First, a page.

Pocket Britain
Britain > Hampshire > Highclere Castle

The real Downton Abbey


Art and Furnishings
Monks Garden
Egyptology Exhibition
Highclere Castle is Hampshire's largest country house, home to the Earls of Carnarvon since 1679. The current structure is mostly the result of a 19th century remodelling. Its style is "Jacobethan", a mix of Jacobean and Elizabethan architecture that was popular in the Victorian era.
The architect, Sir Charles Barry, was also a big fan of the Italian Renaissance style, so he snuck lots of those details in. More than one person has noted the finished building's resemblance to the Houses of Parliament, in London. This is no wonder - Barry did that design too, at around the same time. The two structures are similar, but he it's said that he much preferred Highclere.
The furnishings and artworks on display inside the house are nearly as impressive as they were in their Victorian heyday. Some of them have been passed down from Earl to Earl; you can certainly tell that the building has been in the possession of a single family for quite some time. The library has over 5,500 books, collected over two centuries ago. The dining table is watched over by a gigantic portrait of Charles I on horseback. Even Highclere's owners aren't sure how many rooms there are altogether - but it's certainly not less than forty.
Outside the castle are 1000 acres of lush parkland. Much of it was designed in the 18th century by Capability Brown, the most famous English gardener who ever lived. It's a mix of dense trees, open lawns and enclosed gardens. There's the Monks' Garden, with its carefully-organised rows of lavender and roses. Then there's the Secret Garden, if you can find it. Its curving paths and bursts of colour are worth tracking down.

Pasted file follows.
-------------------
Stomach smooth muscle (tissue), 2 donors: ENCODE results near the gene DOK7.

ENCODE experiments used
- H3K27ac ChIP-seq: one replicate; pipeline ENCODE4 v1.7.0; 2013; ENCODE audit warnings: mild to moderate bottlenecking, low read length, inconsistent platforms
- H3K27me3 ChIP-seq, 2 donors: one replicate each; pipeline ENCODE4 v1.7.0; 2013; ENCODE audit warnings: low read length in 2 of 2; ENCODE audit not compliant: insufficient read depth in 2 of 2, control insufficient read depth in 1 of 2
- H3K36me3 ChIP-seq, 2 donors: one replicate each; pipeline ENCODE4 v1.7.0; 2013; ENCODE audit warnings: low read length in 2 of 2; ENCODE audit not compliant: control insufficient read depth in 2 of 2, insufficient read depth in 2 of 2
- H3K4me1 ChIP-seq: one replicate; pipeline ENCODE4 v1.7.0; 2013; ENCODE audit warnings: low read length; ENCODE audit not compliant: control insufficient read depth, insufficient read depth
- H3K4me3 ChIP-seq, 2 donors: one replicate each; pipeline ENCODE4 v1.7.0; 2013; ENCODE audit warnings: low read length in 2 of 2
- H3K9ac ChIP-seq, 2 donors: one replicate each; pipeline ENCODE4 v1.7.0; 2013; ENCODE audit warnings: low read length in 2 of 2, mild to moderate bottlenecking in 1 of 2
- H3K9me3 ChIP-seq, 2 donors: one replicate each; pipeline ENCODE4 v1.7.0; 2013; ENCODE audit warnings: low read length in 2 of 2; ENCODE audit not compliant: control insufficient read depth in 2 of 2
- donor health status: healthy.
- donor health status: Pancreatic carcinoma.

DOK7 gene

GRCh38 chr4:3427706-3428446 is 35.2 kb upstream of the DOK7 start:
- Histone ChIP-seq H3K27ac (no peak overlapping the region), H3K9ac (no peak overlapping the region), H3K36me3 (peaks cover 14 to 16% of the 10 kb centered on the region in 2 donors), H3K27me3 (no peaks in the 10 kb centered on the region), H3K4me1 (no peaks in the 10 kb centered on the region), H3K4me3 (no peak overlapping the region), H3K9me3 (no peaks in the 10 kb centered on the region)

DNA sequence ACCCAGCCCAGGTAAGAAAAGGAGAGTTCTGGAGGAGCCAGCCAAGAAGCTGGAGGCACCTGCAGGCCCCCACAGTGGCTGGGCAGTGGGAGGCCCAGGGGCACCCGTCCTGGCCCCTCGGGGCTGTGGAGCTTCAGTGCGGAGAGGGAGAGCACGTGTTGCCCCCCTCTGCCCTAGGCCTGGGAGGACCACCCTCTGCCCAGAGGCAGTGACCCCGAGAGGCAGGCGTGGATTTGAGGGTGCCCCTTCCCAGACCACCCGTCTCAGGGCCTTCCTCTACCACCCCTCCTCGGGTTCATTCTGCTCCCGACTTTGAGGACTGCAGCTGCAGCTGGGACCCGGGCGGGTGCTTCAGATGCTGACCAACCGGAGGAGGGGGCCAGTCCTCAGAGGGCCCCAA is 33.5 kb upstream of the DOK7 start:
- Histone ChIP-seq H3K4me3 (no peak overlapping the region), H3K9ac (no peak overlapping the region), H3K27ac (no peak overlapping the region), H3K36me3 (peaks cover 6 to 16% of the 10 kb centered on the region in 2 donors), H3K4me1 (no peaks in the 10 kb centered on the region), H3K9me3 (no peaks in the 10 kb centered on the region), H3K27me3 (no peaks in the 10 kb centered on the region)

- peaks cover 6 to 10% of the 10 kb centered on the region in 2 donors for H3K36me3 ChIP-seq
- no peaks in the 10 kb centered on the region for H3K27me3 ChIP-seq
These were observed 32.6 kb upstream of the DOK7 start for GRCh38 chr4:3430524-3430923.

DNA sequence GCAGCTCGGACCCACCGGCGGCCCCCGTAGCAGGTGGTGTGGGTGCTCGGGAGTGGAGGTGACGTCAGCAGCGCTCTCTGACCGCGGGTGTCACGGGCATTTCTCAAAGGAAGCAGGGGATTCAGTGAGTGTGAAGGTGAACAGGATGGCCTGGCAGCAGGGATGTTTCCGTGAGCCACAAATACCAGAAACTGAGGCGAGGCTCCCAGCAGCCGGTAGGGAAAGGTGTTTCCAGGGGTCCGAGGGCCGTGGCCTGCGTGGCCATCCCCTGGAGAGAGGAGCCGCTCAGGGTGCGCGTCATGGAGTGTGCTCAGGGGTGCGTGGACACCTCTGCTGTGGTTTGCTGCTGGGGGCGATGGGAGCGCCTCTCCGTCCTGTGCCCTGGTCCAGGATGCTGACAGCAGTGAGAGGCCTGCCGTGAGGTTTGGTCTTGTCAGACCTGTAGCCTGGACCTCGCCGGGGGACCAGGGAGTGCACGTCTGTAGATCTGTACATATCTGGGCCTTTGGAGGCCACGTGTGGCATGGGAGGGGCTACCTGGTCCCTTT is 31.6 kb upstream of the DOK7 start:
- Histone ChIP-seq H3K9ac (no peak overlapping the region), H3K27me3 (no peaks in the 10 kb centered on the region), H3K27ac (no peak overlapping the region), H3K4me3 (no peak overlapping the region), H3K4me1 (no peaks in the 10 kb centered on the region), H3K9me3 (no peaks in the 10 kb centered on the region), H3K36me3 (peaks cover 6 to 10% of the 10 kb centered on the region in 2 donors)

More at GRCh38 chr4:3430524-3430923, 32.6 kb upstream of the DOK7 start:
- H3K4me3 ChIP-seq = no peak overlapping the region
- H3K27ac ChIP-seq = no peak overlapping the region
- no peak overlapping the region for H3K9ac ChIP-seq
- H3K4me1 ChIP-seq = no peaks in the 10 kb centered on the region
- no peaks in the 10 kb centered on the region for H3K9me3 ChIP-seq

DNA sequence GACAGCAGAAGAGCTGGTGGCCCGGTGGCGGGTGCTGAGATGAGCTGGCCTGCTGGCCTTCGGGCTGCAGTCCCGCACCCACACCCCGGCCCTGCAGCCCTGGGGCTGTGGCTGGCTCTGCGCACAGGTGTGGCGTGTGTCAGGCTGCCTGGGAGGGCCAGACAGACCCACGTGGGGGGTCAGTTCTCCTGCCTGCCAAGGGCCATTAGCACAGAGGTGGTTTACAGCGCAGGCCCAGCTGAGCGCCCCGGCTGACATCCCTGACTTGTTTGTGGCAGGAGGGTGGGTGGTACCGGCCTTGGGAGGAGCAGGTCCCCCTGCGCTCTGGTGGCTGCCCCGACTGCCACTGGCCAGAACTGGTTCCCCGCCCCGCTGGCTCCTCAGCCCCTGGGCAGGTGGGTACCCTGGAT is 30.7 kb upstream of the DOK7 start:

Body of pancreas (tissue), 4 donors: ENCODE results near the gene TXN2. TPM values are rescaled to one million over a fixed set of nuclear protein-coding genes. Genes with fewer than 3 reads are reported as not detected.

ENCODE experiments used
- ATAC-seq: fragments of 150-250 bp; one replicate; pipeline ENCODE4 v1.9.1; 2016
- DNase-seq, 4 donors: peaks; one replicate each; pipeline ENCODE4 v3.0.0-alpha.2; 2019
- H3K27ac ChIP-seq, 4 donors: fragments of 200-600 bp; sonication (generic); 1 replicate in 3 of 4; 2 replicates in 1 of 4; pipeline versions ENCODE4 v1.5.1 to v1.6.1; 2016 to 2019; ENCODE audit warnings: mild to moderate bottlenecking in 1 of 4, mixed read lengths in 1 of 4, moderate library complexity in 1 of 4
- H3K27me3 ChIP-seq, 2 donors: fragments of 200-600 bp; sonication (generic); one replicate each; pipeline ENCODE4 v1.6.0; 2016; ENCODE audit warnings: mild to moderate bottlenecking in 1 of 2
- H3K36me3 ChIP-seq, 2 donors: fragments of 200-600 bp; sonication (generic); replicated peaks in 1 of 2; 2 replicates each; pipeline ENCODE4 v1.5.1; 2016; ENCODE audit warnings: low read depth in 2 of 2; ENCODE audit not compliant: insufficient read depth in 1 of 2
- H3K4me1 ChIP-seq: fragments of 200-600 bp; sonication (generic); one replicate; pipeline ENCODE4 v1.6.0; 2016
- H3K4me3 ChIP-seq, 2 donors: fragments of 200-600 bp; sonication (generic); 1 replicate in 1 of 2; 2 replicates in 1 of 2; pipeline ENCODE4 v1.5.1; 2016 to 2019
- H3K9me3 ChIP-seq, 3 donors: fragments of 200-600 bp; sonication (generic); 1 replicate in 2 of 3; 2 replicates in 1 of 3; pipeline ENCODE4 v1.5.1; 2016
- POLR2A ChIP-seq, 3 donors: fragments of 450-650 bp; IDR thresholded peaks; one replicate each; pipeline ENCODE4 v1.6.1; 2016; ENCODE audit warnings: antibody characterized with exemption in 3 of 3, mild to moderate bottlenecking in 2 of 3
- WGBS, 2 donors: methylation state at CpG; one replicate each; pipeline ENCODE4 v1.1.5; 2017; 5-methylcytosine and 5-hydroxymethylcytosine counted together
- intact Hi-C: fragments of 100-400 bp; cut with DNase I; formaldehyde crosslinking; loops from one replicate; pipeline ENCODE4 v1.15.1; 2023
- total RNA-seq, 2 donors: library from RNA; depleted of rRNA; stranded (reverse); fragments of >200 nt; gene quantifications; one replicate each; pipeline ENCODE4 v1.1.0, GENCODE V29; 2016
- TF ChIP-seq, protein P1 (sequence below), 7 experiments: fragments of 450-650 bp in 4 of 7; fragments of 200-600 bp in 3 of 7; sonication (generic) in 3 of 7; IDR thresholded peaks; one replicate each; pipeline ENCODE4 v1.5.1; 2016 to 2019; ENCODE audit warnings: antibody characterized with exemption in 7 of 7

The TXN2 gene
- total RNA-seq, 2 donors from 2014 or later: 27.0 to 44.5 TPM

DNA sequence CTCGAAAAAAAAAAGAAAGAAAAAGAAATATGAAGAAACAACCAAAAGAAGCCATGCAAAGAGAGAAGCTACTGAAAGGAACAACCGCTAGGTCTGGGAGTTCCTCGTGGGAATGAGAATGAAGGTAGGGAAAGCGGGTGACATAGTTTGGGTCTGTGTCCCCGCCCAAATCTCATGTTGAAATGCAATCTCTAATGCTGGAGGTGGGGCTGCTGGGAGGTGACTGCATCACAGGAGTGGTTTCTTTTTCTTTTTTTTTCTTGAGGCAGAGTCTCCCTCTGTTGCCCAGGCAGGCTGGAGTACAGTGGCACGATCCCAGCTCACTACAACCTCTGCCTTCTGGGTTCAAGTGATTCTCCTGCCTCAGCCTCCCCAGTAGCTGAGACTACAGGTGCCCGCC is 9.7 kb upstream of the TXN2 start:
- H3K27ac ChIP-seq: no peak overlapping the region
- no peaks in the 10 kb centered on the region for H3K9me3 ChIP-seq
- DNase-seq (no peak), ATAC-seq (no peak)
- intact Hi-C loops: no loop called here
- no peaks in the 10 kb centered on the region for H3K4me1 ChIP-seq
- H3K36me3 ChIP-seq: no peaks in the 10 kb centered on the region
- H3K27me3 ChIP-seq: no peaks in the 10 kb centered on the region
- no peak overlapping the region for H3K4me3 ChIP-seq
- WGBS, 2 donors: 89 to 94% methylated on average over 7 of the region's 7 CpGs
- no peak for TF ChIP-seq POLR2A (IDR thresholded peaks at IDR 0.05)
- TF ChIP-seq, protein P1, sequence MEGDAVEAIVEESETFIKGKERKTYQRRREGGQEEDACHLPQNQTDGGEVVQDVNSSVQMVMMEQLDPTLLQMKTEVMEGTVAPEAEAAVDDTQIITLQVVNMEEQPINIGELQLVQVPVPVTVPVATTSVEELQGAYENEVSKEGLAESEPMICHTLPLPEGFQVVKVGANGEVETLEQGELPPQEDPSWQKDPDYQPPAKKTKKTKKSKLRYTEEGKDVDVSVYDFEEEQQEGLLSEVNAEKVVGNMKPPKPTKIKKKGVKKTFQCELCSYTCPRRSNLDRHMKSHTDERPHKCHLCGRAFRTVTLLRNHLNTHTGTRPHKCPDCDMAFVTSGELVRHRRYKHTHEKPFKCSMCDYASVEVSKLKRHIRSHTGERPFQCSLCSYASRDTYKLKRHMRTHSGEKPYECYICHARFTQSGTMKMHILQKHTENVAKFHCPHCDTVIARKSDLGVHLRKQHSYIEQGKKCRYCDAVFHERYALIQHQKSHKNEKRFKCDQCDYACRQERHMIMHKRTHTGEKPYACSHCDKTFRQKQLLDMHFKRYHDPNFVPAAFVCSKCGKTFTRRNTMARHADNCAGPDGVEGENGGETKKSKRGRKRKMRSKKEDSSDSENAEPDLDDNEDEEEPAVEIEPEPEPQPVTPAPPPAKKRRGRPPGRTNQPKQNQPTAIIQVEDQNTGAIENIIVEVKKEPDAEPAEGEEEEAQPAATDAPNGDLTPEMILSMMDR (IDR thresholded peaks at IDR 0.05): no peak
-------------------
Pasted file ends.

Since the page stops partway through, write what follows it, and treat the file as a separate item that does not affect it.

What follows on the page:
Back inside, in the basement, is a new Museum about Egyptology. It might seem a bit unusual to have such an exhibition in the middle of rural England, but there's a surprising connection. George Herbert, the fifth Earl of Carnarvon, actually helped to discover the tomb of Tutankhamun, in 1922. He was one of the very first people to see the collection of treasures that is now recognised as the greatest find in the history of archaeology. Unfortunately he didn't have too long to bask in glory; Herbert died just a few months later. Historians speculate that it was blood poisoning that struck him down, but more imaginative people blame it on the evil curse of Tutankhamun, who took revenge for the trespass into his tomb.
Highclere is still visited regularly by the current Earl and his family, so you can only go inside on certain days. Even if it's closed, you can get a good look at the place by just turning on the TV. The building's design obviously appeals to film makers, as they've used it more than once. By far the most well-known of these occasions is the filming of Downton Abbey, arguably the most successful British period drama of the last thirty years. It has broken all sorts of records, and looks set to continue to do so.
It's not just the TV crews that have fallen in love with Highclere - celebrities have too. It has been the venue for some high-profile weddings, including Katie Price and Peter Andre in 2005.
Visitor Information
Highclere Castle is open for a week at Easter, early May, early June and daily during July to mid September. Open 11am to 6pm. Entry costs around £15 for adults, £7 children. Highclere Castle, Newbury RG20 9RN. Tel: 01635 253210

Back ~ Top ~ Home ~ Index

Pocket Britain is optimised for use on a smartphone or tablet with internet access. All content is subject to copyright. All reasonable methods have been used to ensure information supplied is accurate at the time of publication. However, it is advisable to check information before relying on it. Privacy Policy